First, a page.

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This paper presents an African relational view of social robots’ moral standing which draws on the philosophy of ubuntu (humanness). The introduction (Section 1) places the question of moral standing in historical and cultural contexts. Section 2 demonstrates an ubuntu framework by applying it to the fictional case of a social robot named Klara, taken from Ishiguro’s novel, Klara and the Sun. We argue that an ubuntu ethic assigns moral standing to Klara, based on her relational qualities and pro-social virtues. Section 3 introduces a second fictional case, taken from McKeown’s novel, Machines Like Me, in which a social robot named Adam displays intrinsic qualities, such as sentience, rationality, and deductive moral reasoning, yet lacks close social ties to particular people. We argue that Adam is not a person in the African sense; however, he qualifies as a person according to many standard Western views, such as Kantian and utilitarian ethics. Section 4 further elaborates the African relational view by comparing the moral standing of social robots and humans in a forced choice scenario. Section 5 replies to objections. We conclude that an African relational approach captures important insights about the moral standing of social robots that many Western accounts miss and should be better incorporated into global frameworks for designing and deploying social robots.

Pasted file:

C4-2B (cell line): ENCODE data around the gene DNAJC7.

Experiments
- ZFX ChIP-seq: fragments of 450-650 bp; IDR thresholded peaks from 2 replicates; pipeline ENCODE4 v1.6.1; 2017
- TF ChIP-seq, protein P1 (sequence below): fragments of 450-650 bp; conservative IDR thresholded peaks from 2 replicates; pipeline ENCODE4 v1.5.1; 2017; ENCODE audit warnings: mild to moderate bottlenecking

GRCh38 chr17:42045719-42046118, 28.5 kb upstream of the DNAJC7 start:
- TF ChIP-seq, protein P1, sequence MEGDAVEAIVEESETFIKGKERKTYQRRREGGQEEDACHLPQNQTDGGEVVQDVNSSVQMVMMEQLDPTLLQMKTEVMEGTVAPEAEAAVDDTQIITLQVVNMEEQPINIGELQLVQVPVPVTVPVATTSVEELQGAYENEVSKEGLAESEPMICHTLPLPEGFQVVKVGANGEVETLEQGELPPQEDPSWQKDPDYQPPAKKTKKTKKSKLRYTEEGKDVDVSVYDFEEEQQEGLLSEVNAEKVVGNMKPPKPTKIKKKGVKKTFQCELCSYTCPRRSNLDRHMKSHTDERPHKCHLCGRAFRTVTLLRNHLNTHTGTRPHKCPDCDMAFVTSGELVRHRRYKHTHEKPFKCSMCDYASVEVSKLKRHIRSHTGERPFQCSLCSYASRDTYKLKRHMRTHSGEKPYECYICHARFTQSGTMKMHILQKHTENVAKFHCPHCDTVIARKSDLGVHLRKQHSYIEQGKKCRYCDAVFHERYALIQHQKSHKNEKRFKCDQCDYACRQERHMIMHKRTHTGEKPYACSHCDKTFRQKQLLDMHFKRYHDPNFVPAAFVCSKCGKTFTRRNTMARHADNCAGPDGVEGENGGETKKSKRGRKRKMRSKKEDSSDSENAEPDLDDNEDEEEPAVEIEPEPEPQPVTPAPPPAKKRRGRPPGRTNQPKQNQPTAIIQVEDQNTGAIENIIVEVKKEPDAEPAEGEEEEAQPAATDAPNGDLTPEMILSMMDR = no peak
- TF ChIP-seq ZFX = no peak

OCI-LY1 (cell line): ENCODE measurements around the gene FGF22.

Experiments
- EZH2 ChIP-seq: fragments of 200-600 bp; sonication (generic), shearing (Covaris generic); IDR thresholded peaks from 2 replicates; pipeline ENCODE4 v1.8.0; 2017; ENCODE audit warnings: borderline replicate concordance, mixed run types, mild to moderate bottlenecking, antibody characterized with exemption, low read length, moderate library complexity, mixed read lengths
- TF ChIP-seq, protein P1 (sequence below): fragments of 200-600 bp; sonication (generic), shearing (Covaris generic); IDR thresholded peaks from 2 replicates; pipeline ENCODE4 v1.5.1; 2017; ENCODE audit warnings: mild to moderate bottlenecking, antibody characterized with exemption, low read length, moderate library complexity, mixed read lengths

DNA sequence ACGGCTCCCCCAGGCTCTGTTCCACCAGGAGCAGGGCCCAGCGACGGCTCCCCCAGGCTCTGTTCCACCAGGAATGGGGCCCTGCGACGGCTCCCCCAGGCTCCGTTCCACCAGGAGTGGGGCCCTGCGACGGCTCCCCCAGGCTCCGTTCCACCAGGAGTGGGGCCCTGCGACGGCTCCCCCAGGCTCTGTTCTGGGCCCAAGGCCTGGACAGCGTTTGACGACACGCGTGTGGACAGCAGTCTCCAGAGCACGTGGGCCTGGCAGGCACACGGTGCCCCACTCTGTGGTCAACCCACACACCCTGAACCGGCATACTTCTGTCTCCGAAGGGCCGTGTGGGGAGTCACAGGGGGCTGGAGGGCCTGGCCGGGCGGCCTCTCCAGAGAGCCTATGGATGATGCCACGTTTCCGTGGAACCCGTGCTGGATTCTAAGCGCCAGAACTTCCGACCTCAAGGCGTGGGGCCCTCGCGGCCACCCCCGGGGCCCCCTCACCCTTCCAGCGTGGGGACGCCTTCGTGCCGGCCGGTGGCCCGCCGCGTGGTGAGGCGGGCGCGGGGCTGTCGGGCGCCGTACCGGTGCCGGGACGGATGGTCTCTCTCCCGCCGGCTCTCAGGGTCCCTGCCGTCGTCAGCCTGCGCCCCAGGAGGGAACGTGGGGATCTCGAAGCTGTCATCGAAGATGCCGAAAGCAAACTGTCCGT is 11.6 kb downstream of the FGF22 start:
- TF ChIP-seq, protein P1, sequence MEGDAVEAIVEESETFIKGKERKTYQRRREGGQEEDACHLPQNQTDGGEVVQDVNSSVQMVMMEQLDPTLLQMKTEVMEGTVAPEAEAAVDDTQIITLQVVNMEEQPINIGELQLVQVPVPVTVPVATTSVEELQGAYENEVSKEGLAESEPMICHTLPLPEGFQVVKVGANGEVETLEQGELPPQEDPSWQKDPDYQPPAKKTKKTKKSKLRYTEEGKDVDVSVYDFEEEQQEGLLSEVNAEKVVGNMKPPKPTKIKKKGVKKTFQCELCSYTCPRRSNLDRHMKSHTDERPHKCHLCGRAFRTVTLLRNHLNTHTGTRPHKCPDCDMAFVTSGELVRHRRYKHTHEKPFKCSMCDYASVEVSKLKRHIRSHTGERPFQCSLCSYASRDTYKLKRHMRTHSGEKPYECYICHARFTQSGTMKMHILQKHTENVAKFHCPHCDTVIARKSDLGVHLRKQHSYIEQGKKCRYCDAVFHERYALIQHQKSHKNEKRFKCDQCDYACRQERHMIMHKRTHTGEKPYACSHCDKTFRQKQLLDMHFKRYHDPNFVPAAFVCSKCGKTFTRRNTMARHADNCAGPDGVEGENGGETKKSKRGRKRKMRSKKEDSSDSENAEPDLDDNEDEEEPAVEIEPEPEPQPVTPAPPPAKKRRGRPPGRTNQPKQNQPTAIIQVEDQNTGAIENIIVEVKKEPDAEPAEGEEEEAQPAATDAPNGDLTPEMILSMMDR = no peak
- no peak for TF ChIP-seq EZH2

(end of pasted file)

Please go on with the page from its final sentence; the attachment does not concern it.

Original publication





Philosophy and Technology

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